Solutions to defeat malaria
The comprehensive sets of solution to combat malaria are:
The first step toward treating malaria is the timely testing or the Rapid-Diagnostic Test, also known as (RDT), which is used to confirm malaria cases in remote areas where malaria is very common. The Rapid-Diagnostic Test allows doctors and nurse to make sure that people get the right treatment when necessary. The test also indicates the level and stage of malaria infections within the human body, which helps doctors and nurses determine the type of treatment that particular patient need. For instance, stages 1 & 2 can be treated by giving pills while stages 3 and 4 require more involved treatment, including several doses of injections. Early testing will provide an early detection of malaria diagnoses in the human body; malaria can be easily treated in its early stages. The Rapid-Diagnostic Test is very useful in confirming and identifying malaria infections in remote areas like South Sudan where technology is very uncommon.
The second step is the actual treatment, which is called the Artemisinin-Based Combination Therapies or (ACT), which are the frontline treatments for malaria. ACT is a therapy combination of different medications used by doctors and nurses to treat the malaria parasite, which is said to be the most deadly one. Other commodities like mosquito nets, insecticides and different anti-malarial drugs are used for treatment. A person receiving treatment can be cured within one to three days period.
The third is to help people protect themselves from mosquito, which is the root cause of malaria, by providing them with mosquito nets. The long-lasting insecticide treated bed nets (LLIN) can prevent malaria by creating a protective barrier against mosquitoes for people at night, which is when transmissions occur most of the time. The insecticide-treated mosquito net usually hangs over the sleeping areas to protect those who are sleeping under it by preventing mosquitoes to enter. One net can cover two people at once. According to the World Health Organization, (WHO) widespread use of ITNs can reduce child mortality by 20%. The new technology of LLINs eliminates the need for re-treatment and keeps the nets effective for up to 5 years (WHO).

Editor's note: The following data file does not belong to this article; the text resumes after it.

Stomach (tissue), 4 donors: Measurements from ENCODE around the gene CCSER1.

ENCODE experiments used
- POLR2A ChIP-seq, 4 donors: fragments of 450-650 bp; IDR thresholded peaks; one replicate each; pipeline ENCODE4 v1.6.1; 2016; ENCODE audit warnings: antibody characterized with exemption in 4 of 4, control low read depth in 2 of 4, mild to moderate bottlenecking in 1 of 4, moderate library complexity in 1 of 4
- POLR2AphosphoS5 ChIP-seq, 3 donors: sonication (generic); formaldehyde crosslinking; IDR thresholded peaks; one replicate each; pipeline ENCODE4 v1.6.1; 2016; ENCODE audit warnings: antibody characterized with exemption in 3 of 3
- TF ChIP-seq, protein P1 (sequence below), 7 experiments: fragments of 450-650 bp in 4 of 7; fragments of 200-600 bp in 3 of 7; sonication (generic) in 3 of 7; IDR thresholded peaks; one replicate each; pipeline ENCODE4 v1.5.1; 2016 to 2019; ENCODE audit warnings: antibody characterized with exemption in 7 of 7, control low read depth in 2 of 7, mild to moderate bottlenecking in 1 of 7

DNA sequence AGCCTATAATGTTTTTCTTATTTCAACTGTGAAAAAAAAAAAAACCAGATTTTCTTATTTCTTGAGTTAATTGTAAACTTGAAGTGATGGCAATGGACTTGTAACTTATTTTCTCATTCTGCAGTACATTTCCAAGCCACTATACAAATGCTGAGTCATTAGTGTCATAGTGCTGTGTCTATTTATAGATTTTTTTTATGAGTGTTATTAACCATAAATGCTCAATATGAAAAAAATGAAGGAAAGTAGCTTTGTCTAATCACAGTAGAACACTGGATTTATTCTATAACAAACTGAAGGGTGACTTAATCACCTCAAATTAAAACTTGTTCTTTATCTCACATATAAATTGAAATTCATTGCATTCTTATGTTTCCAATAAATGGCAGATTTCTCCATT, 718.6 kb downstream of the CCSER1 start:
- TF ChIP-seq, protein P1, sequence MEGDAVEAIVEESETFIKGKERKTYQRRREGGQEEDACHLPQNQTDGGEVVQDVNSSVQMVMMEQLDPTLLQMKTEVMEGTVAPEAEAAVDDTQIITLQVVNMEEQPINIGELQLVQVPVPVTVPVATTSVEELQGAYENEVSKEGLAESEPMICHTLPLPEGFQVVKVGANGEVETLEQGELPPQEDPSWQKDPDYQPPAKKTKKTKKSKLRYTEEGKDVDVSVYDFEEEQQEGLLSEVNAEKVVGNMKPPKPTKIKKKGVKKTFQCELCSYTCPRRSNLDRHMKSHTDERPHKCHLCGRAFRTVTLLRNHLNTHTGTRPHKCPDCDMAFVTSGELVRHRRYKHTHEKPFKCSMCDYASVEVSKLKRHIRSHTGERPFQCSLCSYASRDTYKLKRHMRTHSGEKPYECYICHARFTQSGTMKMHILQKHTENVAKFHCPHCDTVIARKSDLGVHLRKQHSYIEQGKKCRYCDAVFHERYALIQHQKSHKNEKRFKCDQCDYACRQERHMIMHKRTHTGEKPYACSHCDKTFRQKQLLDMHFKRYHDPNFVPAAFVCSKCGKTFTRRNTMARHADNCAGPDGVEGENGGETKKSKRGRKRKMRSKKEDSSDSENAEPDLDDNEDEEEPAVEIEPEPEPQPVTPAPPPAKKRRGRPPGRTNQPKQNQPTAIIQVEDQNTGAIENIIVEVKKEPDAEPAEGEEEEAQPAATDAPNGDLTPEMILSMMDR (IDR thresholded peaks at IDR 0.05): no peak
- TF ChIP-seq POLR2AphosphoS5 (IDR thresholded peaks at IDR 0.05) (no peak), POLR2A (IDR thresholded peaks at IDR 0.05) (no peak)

Additionally, insecticide spraying is another solution in terms of protection from malaria. Insecticide spraying is an indoor residual spraying that is used on the inside walls of homes to help kill mosquitoes. It kills the adult mosquitoes before they can actually transmit malaria parasites from one person to another person.
And last but not least, the clinic will need additional doctors and nurses to work closely with families and communities to educate and provide knowledge on how to protect themselves from malaria through the recognition of early symptoms and stages. Educating families and communities will help improve their knowledge on the prevention, recognition and appropriate treatment, which is the key success to defeat and control malaria.
One of the reasons why medical clinic is so crucial is because the Medecins Sans Frontiers (MSF) Doctors without Borders is present in South Sudan and is willing to treat and train people in remote areas that are devastated by malaria. However, they are only going to locations with existing medical clinics and supplies. Therefore, building a medical clinic will bring Doctors without Borders to Aweil East to treat people and also train the local doctors and nurses who will be operating the clinic. Doctors without Borders are currently operating under the Medecins Sans Frontiers (MSF) which is located in Aweil Town. Our medical clinic is located in Aweil East in TiitChok Mareng Village, which is 7 hours away by foot from Aweil Town. MSF is an independent international medical humanitarian organization that provides emergency medical assistance to people in crisis around the world. MSF share the same goal with the Deng-Foundation which is why it is an appropriate organization to collaborate for assistance with the proposed clinic. “MSF is an international, independent, medical humanitarian organization that delivers emergency aid to people affected by armed conflict, epidemics, natural disasters and exclusion from health care in more than 60 countries around the world. MSF employs more than 3,000 South Sudanese staff and more than 300 international staff to respond to a wide range of medical emergencies and provide free and high-quality health care to people in need in locations across South Sudan(MSF)”. This showed that MSF will be the right organization to work with in achieving our medical clinic goals and mission. MSF’s humanitarian response in South Sudan has been successful in many locations and it remains strongly committed to help the people of South Sudan. Therefore, MSF will come and assist if we build a medical clinic in our village.